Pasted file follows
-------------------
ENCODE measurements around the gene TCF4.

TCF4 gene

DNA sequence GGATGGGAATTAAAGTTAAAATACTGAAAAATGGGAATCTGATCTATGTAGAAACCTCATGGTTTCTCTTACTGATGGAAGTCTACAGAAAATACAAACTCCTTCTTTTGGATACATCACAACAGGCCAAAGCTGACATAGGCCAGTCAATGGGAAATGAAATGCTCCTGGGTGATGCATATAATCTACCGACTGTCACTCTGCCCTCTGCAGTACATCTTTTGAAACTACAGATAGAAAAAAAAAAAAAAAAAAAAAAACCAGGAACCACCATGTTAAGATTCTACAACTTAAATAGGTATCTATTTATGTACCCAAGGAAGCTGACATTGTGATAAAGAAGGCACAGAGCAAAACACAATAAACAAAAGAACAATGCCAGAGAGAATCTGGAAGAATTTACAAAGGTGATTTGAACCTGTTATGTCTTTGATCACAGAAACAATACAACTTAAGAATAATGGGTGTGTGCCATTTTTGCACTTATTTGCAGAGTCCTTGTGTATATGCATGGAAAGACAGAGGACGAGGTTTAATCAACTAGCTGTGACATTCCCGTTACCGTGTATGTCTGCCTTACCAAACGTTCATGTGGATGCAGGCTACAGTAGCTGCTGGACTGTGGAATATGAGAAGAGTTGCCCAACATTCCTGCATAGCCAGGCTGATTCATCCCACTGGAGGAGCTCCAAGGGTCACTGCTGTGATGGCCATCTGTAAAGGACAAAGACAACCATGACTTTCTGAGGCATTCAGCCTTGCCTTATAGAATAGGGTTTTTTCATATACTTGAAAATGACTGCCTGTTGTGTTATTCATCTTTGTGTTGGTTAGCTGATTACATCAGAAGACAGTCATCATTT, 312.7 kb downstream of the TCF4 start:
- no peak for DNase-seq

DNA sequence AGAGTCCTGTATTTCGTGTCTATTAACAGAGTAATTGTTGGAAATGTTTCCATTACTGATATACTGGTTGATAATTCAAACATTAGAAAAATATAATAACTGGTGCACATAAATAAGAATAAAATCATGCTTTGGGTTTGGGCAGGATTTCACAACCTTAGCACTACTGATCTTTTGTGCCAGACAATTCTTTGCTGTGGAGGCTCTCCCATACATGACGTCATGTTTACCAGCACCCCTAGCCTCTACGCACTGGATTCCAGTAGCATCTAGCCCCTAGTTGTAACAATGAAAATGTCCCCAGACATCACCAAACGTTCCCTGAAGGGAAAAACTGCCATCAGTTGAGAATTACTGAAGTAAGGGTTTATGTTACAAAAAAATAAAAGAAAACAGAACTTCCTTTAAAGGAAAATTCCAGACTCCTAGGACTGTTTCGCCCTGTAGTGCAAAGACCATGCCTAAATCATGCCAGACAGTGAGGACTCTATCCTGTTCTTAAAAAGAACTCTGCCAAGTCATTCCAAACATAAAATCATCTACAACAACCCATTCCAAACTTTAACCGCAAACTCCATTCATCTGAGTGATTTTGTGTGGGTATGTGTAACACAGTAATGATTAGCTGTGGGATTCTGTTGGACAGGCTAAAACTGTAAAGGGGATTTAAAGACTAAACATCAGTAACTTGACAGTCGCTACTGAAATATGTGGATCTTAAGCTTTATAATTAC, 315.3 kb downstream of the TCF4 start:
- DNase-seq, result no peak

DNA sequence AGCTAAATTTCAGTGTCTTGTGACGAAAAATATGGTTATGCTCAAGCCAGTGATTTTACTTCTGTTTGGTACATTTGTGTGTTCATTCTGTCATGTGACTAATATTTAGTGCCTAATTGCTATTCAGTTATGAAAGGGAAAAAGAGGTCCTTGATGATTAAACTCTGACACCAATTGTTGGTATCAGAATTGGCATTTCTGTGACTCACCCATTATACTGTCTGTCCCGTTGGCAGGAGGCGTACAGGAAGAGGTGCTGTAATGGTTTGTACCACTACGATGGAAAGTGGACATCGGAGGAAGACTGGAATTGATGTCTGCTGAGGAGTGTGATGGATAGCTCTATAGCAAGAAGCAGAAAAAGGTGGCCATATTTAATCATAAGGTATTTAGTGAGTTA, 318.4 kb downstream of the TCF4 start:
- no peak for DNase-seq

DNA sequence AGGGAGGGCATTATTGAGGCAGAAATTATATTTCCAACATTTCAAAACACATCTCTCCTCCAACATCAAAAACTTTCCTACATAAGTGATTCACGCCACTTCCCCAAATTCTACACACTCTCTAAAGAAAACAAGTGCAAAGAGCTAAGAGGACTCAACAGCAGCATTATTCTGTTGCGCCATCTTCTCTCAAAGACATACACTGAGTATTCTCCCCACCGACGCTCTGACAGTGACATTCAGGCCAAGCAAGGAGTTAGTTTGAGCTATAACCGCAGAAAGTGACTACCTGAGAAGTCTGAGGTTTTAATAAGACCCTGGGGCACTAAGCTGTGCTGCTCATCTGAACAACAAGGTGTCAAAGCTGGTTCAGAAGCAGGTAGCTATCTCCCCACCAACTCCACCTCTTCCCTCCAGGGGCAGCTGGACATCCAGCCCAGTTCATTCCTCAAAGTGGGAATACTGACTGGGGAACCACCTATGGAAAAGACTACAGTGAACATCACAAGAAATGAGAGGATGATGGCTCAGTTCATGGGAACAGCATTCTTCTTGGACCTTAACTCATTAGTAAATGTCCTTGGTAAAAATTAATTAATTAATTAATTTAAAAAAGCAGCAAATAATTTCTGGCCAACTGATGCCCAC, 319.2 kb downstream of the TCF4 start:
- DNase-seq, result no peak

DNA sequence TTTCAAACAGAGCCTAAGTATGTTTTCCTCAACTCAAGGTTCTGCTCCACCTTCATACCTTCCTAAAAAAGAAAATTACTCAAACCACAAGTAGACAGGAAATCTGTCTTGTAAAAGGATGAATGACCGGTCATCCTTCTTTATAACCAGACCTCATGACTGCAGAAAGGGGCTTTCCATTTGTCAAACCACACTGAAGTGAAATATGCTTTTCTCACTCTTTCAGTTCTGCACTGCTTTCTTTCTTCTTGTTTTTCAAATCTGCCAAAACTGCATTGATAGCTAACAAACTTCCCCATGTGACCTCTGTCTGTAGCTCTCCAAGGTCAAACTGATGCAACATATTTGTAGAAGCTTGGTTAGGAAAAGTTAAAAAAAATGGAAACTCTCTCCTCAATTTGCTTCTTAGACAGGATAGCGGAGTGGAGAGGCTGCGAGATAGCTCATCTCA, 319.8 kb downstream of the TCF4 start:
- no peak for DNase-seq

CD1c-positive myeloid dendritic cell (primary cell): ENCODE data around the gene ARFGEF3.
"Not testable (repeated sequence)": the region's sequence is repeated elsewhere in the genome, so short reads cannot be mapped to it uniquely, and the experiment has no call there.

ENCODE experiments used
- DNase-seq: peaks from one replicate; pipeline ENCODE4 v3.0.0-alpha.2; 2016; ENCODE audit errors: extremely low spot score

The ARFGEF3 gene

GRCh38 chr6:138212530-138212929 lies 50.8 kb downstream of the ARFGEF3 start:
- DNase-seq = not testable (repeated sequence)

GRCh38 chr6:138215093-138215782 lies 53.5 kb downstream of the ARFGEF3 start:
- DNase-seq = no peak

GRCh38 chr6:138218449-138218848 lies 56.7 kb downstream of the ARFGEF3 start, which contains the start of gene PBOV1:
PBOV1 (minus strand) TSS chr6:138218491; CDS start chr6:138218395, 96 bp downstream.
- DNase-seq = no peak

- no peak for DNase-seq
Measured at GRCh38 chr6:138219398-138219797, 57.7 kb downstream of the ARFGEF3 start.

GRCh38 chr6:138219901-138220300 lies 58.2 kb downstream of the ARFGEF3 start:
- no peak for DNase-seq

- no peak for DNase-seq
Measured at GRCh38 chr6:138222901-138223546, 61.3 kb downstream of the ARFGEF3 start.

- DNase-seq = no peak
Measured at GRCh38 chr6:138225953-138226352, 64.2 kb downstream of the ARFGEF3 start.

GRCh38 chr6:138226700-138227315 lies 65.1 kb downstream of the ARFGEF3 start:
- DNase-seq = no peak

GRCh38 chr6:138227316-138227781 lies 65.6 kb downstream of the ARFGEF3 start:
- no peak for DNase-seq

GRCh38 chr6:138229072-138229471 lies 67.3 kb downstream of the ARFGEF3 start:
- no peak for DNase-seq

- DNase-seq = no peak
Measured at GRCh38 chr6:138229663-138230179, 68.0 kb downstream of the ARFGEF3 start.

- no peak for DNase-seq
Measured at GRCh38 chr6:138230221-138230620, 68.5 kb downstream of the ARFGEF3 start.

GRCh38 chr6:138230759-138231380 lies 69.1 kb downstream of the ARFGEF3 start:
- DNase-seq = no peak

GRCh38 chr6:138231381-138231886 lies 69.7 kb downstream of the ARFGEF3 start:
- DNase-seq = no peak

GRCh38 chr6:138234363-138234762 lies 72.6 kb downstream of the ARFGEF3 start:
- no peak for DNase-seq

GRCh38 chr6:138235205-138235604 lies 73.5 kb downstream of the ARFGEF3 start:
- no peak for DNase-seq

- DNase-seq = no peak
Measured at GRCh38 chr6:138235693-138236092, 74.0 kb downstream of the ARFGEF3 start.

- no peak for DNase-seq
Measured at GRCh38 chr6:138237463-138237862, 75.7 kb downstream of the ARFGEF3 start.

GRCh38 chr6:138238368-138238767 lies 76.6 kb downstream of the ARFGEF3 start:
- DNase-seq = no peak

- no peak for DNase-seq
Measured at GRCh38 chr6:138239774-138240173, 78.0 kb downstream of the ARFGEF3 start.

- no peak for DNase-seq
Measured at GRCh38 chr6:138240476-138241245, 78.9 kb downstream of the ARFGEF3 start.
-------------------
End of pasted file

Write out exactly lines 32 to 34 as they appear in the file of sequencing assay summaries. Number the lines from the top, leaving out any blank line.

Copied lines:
Measured at GRCh38 chr6:138225953-138226352, 64.2 kb downstream of the ARFGEF3 start.

GRCh38 chr6:138226700-138227315 lies 65.1 kb downstream of the ARFGEF3 start:
- DNase-seq = no peak